Kevin Michael Smith earned his Ph.D. in Comparative Literature from UC Davis in 2019. His research and publications focus primarily on modernist Korean and Japanese visual arts and literature from the interwar period.
Kevin Michael Smith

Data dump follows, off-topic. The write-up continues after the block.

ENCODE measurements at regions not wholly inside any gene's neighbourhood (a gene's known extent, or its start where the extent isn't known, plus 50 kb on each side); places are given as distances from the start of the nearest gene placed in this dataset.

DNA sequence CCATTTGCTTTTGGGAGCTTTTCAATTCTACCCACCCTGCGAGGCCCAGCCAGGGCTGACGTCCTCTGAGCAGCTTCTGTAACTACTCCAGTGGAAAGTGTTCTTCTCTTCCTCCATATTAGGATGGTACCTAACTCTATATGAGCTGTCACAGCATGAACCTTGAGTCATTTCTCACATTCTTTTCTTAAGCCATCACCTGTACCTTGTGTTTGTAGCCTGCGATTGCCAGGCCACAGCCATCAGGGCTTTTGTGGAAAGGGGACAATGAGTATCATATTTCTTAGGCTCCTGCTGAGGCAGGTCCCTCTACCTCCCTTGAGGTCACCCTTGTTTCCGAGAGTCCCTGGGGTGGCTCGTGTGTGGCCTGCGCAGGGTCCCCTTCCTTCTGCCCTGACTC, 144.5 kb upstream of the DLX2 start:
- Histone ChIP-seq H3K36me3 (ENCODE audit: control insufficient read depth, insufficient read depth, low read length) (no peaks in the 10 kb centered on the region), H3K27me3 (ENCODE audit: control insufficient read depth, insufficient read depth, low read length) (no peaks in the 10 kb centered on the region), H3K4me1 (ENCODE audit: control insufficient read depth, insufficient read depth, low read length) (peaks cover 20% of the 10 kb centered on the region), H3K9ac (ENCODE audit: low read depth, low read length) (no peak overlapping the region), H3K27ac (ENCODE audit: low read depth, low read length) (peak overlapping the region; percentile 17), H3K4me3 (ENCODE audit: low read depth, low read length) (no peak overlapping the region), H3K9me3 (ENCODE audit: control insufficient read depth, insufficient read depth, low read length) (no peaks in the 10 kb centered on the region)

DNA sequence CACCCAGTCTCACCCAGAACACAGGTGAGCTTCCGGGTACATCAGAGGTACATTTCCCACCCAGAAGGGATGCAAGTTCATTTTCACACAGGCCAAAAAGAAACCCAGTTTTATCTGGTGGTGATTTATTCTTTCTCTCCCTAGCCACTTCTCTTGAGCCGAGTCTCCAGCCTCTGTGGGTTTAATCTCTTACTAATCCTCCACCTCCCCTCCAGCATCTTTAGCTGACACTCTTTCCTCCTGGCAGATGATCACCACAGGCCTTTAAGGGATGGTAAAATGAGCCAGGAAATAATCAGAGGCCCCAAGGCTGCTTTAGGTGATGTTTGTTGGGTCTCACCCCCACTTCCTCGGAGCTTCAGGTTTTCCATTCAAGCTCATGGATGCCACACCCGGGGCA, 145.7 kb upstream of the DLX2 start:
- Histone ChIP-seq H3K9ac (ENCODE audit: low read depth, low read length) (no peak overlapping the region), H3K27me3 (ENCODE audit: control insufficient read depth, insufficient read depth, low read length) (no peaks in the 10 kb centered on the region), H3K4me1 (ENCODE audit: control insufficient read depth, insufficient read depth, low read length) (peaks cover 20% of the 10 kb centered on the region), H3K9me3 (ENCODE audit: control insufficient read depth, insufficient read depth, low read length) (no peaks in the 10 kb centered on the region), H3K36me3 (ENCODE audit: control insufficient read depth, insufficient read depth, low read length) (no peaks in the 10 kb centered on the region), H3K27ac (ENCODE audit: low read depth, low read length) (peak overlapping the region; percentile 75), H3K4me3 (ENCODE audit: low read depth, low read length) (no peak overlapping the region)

This article examines the reception of European futurism in colonial Korea in the early-to- mid-1930s through the writings of Kim Ki-rim and O Chang-hwan, both of whom composed over the course of 1934 long modernist poems engaging with modern warfare and global imperialism—Kim’s “Weather Map” (Kisangdo, p. 1935) and O’s “War” (Chŏnjaeng, 1934, unpublished). My central proposition, based on close readings of these two poems in comparison with works by Italian and Japanese futurists, is that Korea’s unevenly developed colonial location and its experience with the violence of military occupation and with escalating warfare in China indirectly discouraged the celebratory posture adopted by the European futurists towards technology, speed, and mechanized violence.